Some context for some surveillance

When news broke recently that federal officials were pushing for new regulations to facilitate online eavesdropping (“U.S. Tries to Make It Easier to Wiretap the Internet”, New York Times, September 27, 2010), it seemed like there were two ways to interpret the situation:

Did the proposed powers represent a significant change from the status quo?

The administration’s proposal… would require reconfiguring of the Internet to provide easier access to online communications. —ACLU

Or did the proposed powers merely enable law-enforcement officials to continue doing what they had been doing?

We’re not talking expanding authority. We’re talking about preserving our ability to execute our existing authority in order to protect the public safety and national security. —FBI general counsel Valerie E. Caproni

We couldn’t help thinking this sounded familiar.

The FBI had just been in the news for executing search warrants as part of an investigation into allegations of providing material support for terrorism — the same week that the Department of Justice’s Inspector General absolved the FBI of the most serious aspect of allegations it had chosen to investigate people based on their political views between 2001-06 (“F.B.I. Spying Not Fueled by Politics, Report Says”, September 20, 2010, New York Times).

As Caproni said in a story last year, “The F.B.I. has been told that we need to determine who poses a threat to the national security — not simply to investigate persons who have come onto our radar screen.”

There is a tension here, an uneasy balance that is a long-running element of American political life. The letter of the law protects civil liberties and civil rights, but there are similarly strong sentiments in support of security and public safety. How much privacy should people have? How much power does technology give the government? How, and how much, should those standards change over time? As a domestic law-enforcement agency that also collects intelligence, the FBI has been at the center of this debate for decades — and as our “FOIA Files” database and related stories show, FOIA has proven useful in documenting this challenge.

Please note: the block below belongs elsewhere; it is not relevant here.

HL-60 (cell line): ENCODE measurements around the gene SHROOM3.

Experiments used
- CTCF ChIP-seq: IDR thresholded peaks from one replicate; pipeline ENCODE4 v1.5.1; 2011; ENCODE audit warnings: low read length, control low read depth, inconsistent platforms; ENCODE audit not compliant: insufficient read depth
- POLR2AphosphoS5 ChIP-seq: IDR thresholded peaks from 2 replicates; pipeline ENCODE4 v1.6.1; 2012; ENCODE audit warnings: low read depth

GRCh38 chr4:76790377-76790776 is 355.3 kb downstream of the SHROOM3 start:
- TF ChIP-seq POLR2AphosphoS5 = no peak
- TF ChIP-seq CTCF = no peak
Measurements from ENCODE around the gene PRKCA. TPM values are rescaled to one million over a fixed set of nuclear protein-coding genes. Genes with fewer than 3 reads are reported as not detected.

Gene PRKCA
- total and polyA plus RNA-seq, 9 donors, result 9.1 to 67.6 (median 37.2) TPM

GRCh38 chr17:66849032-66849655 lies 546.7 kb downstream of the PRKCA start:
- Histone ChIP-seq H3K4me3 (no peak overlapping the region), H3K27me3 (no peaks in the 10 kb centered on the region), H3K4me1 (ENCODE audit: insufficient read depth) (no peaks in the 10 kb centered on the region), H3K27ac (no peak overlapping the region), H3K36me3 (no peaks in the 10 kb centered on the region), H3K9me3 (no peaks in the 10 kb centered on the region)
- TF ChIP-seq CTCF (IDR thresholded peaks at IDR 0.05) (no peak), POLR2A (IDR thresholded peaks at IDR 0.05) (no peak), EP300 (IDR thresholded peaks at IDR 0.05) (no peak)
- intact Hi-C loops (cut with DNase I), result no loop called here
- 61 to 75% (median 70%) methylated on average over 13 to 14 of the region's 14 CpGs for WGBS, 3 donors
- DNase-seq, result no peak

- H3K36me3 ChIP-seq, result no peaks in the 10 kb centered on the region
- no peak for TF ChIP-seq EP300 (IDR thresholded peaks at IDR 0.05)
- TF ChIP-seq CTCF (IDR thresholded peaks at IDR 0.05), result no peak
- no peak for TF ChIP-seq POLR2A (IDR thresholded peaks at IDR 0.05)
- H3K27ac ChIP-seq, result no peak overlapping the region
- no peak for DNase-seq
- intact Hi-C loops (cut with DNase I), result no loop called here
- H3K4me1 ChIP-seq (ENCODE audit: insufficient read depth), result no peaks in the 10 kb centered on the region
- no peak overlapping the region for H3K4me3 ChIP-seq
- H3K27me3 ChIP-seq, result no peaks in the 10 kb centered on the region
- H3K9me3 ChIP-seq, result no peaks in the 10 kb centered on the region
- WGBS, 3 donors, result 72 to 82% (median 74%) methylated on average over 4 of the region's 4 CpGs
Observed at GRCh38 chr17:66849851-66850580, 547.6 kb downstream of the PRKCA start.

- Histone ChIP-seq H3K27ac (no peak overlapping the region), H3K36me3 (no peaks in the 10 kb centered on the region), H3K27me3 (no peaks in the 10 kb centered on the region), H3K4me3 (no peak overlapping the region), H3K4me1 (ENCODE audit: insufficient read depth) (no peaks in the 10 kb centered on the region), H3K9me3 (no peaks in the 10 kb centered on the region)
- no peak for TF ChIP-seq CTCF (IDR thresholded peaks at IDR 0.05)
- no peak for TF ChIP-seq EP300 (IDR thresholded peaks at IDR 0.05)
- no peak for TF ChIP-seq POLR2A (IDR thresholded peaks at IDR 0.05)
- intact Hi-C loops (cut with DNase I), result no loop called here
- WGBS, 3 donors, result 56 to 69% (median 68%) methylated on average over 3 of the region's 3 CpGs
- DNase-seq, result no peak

On the technological side:
“White House proposal would ease FBI access to records of Internet activity” (July 29, 2010, Washington Post)
– FOIA File #407: “FBI spyware used to nab hackers, extortionists” (CNET News, April 17, 2009)
– FOIA File #303: “FBI Data Transfers Via Telecoms Questioned” (April 8, 2008, Washington Post)
“Verizon Says It Turned Over Data Without Court Orders” (October 16, 2007)
– FOIA File #427: “F.B.I. Data Mining Reached Beyond Initial Targets” (September 9, 2007)
– FOIA File #434: “Point, Click … Eavesdrop: How the FBI Wiretap Net Operates” (August 29, 2007, Wired magazine)
– FOIA File #370: “Extent of FBI’s Web surveillance disclosed” (May 4, 2001, Associated Press) (Note: As the head of the Bureau’s cybertechnology lab put it, the FBI explained at the time that it wasn’t “randomly looking at everyone’s e-mail.” Though a later FOIA Files entry, #490, makes clear, the Post Office explains how the government could already have that power for postal mail: “The government is reading your mail”,, January 5, 2007)

On the civil liberties side:
“F.B.I. Spying Not Fueled by Politics, Report Says” (September 20, 2010, New York Times)
– FOIA File #470: “Loosening of F.B.I. Rules Stirs Privacy Concerns” (October 28, 2009, New York Times)
– FOIA File #462: “Who Is A Terrorist? Government Failure to Define Terrorism Undermines Enforcement, Puts Civil Liberties at Risk” (September 28, 2009, Transactional Records Access Clearinghouse)
– FOIA File #353: “The Usual Suspects” (November 20, 2008, Fairfield County Weekly; see also “Inquiry Targeted 2,000 Foreign Muslims in 2004” (October 31, 2008, New York Times))
– FOIA File #428: “F.B.I. Gained Unauthorized Access to E-Mail” (February 17, 2008, New York Times)
– FOIA File #238: “Gonzales Was Told of FBI Violations” (July 10, 2007, Washington Post)
– FOIA File #194: “FBI Kept Eye on Peace Activists” (May 29, 2007, Spokane Spokesman-Review)
– FOIA File #444: “Spying in Seattle” (May 1, 2006, Washington Free Press)
– FOIA File #61: “FBI Keeps Watch on Activists” (March 27, 2006, Los Angeles Times)

(Note: Other agencies have, of course, also run into this issue and related issues. See FOIA Files entries #548 (“Documents show DHS improperly spied on Nation of Islam in 2007”, December 17, 2009, Washington Post), #473 (“Bush Feared Successor Might Revoke Telco Spy Immunity”, November 12, 2009, Wired: Threat Level), #541 (“Yahoo, Verizon: Our Spy Capabilities Would ‘Shock’, ‘Confuse’ Consumers”, December 1, 2009), #402 (“Interim IG Report on Surveillance Program Released”, March 31, 2009, Secrecy News), #450 (“Memo Justified Warrantless Surveillance”, April 2, 2008, Associated Press), and #50 (“NSA program not up and running despite six years, millions spent”, January 29, 2006, Baltimore Sun).

We realize that this may reveal the intractability of certain questions as much as anything else, but we are glad that FOIA has enabled us to learn as much as we have learned, both about the rules and how our government follows them.


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